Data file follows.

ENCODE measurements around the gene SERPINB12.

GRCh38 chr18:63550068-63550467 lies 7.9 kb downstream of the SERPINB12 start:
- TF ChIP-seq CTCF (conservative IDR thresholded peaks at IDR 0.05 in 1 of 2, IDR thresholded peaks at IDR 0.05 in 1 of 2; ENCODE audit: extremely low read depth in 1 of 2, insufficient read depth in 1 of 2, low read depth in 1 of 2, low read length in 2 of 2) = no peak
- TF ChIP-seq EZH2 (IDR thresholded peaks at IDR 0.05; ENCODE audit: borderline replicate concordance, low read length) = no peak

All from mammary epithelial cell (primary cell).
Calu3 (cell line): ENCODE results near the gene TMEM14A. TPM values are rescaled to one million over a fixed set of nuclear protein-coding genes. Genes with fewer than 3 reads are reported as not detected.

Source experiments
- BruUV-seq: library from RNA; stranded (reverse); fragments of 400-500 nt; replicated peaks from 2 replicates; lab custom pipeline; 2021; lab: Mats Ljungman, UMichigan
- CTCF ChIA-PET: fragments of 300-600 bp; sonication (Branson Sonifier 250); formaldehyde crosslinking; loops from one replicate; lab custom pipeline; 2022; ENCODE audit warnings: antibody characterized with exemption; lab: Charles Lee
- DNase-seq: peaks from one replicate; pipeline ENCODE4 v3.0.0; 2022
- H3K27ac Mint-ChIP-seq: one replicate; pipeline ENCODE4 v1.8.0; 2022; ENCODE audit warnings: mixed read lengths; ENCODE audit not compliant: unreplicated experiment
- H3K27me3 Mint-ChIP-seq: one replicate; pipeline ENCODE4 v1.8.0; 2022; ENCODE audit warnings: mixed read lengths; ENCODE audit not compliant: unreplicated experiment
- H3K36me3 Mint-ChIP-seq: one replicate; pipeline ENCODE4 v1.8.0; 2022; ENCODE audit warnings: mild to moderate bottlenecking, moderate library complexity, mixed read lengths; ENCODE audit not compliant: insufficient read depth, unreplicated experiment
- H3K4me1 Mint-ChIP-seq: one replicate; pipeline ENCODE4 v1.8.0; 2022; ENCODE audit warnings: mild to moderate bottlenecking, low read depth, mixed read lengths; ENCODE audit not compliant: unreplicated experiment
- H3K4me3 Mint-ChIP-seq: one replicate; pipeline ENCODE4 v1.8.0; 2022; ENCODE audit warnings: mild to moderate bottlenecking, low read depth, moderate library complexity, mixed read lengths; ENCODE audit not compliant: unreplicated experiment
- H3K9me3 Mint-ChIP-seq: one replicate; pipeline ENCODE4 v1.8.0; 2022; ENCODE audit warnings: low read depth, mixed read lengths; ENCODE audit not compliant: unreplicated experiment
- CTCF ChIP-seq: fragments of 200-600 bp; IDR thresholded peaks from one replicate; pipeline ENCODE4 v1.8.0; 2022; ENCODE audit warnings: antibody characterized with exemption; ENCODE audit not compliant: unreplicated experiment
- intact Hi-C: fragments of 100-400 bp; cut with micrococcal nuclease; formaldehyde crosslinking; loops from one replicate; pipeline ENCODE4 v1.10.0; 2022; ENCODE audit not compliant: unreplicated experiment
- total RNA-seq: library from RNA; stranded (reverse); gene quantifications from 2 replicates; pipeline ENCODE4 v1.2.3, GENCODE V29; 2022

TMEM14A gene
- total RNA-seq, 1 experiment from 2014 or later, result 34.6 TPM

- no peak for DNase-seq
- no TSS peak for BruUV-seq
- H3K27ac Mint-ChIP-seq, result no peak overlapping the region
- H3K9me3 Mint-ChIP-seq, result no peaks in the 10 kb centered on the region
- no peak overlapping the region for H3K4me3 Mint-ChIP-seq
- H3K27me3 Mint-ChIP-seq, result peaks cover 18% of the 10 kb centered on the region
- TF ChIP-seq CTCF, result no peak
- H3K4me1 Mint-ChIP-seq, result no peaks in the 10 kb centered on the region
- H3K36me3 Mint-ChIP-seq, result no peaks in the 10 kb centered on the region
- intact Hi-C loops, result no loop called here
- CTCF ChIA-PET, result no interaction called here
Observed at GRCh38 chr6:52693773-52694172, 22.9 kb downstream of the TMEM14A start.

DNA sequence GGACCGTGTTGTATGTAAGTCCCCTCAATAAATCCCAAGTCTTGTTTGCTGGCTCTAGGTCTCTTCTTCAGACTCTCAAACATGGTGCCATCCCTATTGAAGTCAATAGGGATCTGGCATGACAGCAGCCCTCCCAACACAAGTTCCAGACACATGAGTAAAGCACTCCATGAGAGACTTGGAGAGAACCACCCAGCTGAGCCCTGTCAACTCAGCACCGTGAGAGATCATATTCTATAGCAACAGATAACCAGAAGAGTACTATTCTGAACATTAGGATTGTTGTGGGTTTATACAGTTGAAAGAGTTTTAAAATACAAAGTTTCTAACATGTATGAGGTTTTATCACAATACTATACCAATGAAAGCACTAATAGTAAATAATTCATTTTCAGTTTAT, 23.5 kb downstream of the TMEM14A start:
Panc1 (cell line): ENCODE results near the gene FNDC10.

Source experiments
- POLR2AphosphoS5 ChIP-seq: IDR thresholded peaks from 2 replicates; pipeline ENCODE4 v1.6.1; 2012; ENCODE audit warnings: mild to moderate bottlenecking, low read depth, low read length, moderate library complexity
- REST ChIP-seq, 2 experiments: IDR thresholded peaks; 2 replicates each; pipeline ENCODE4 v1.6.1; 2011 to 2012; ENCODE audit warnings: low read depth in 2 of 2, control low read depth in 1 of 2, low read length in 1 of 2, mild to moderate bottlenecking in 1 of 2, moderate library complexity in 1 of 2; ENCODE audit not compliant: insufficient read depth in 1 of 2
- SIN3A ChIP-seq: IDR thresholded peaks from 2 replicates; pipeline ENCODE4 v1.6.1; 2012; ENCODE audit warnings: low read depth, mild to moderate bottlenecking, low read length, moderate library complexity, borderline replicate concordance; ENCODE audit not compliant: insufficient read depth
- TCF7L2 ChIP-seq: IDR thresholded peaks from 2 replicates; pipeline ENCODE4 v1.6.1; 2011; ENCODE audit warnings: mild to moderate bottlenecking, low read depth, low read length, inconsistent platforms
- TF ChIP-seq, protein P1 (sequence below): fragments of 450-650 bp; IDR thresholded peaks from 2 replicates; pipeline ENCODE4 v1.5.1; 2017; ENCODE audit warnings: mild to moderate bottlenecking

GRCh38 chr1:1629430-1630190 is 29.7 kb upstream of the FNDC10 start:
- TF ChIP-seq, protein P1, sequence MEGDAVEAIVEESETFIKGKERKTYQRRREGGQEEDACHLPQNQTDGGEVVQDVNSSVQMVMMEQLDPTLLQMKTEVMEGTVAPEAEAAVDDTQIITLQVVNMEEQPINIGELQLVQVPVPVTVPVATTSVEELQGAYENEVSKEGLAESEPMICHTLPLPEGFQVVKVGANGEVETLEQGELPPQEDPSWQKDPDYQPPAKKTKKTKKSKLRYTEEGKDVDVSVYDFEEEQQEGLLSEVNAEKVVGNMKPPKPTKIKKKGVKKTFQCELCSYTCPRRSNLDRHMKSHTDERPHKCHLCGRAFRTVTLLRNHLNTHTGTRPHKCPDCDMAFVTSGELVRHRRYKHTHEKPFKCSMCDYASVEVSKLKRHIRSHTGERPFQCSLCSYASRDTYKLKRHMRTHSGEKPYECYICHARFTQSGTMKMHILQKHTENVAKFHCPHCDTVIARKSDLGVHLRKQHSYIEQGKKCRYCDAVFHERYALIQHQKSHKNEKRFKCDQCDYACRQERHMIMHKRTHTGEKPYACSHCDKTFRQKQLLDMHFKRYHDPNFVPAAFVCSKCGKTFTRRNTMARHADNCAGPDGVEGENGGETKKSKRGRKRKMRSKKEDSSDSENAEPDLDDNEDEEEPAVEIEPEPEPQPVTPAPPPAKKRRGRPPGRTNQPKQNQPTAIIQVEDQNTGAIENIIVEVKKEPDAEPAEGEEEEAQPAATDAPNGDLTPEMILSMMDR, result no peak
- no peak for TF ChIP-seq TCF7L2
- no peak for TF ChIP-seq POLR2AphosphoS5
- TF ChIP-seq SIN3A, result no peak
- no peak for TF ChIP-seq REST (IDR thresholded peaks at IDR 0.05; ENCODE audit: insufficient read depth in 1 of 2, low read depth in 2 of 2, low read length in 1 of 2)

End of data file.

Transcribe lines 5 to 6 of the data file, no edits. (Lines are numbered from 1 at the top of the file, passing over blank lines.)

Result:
All from mammary epithelial cell (primary cell).
Calu3 (cell line): ENCODE results near the gene TMEM14A. TPM values are rescaled to one million over a fixed set of nuclear protein-coding genes. Genes with fewer than 3 reads are reported as not detected.